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Sight Difficulties





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Myopia is an optical condition where the converging point of refracted parallel rays of light is placed in front of the retina and hence the image isn't focused on the retina. Instead, the retina receives the rays that exit the converging point, making the image appear blurry. This makes it easier to understand why individuals affected by myopia squint their eyes; doing so brings the parallel rays closer, which in turn brings their convergence point closer to the retina, making the image clearer.
Myopia may manifest in 3 degrees:
1. Low - up to 3D
2. Moderate - up to 6D
3. High (sometimes called high-progressive) - over 6D (may rise to 20D-30D)

Clinical signs
Affected individuals are unable to see from afar, so they tend to keep objects close to their eyes, thus keeping the inner straight muscles strained. Over time, this causes muscular asthenopia, which is a typical clinical picture and causes mild headache and blurred vision. For stretched periods of time, the headache may become severe and other symptoms may show up like nausea and dizziness.
Generally speaking, the myopic eye is bigger, with a deeper anterior chamber and more bulging outwards than it would normally be and has dilated pupils, while high myopia has a more specific clinical picture:
1. The first sign of high myopia is the manifestation of myopic cone in the optic papilla.
2. Enlargement of the eye on the posterior pole (staphyloma posticum) which causes degradation of choroid which in turn causes hemorrhaging in this area.
3. After the drainage of the hemorrhages, a hyperpigmented stain remains in the macular region (Fuchs' dystrophy).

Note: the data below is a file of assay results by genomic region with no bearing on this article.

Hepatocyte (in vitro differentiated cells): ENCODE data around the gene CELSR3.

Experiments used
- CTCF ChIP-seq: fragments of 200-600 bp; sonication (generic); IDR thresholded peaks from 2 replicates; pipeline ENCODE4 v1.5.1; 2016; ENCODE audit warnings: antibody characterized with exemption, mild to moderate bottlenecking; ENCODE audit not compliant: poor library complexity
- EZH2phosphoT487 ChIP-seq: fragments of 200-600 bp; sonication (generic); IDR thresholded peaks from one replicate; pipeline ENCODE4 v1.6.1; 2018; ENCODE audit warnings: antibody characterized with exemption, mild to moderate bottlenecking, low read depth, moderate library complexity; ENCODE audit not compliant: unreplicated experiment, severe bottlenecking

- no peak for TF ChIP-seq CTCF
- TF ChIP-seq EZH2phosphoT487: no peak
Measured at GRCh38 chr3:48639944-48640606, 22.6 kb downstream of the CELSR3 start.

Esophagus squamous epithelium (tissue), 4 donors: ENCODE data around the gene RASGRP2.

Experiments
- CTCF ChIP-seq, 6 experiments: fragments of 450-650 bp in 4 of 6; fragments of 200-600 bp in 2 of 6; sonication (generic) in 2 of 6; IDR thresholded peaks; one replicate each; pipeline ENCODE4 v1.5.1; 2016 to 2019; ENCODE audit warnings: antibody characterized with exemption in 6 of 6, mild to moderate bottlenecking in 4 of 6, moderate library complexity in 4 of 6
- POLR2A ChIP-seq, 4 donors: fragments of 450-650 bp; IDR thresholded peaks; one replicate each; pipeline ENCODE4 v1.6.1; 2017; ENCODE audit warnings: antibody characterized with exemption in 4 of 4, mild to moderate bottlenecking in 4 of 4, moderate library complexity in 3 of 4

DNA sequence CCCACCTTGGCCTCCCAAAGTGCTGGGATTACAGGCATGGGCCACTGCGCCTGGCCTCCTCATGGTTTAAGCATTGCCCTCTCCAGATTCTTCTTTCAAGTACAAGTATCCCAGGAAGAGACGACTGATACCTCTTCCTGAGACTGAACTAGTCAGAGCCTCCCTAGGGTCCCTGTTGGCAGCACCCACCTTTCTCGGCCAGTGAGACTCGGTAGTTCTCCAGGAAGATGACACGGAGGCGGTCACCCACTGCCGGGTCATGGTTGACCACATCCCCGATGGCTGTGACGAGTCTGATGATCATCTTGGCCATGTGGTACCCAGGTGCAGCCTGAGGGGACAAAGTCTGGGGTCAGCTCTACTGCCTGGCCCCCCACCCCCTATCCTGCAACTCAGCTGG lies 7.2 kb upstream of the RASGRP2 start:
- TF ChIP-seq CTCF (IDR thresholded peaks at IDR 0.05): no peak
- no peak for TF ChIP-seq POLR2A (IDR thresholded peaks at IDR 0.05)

4. The intertwining of blood vessels in the choroid is clearly visible.
5. Retinal degradation is detected in peripheral retina which causes retinal detachment.
6. Degenerative by-products and hemorrhaging causes lens opacification.
Myopia is treated with the following methods:
1. Glasses (concave lenses).
2. Contact lens (concave lenses).
3. Laser surgery (keratotomy or refractive keratotomy is executed by reducing the corneal curvature).
Hypermetropia is a refractive anomaly where the image is focused behind the retina. It may result from diseases originating from behind the eye which cause the lens to shift forward (orbital tumors, central serous retinopathy, tumors inside the eye, etc.). The hypermetropic eye focuses the image through the continuous process of accommodation. Accommodation in hypermetropia starts from seeing objects from afar and reaches its maximum with nearby objects.
Clinical signs
Generally speaking, the eye is smaller, the cornea is flatter, the anterior chamber is shallower and the pupil is more constricted than a normal eye. The blood vessels' reflection is also more visible and the optic papilla looks smaller, sometimes with an opaque outline (pseudoedema). If the eyes are strained for a long time, accommodative asthenopia manifests, which is caused by straining the ciliary muscle. Other symptoms are blurred vision and headache which gradually increases in severity.
Hypermetropia may manifest in 3 degrees:
1. Low - up to 3D
2. Moderate - up to 6D
3. High - over 6D
Hypermetropia can be treated by wearing glasses with convex lenses until the accommodation of eye fully compensates the anomaly. Until then, depending on the severity of this condition, glasses may have to be kept on at all times or only when the eyes are strained and the aforementioned symptoms manifest. Contact lenses, with the same indications, may be used and laser surgery (especially in cases with high hypermetropia) may be performed.
Astigmatism is a refractive condition of the eye where the refractive index is not the same throughout the corneal meridians. Therefore the image doesn't focus on a single point (stigma) in the retina as it would in a healthy eye; rather, the image focuses on different points.
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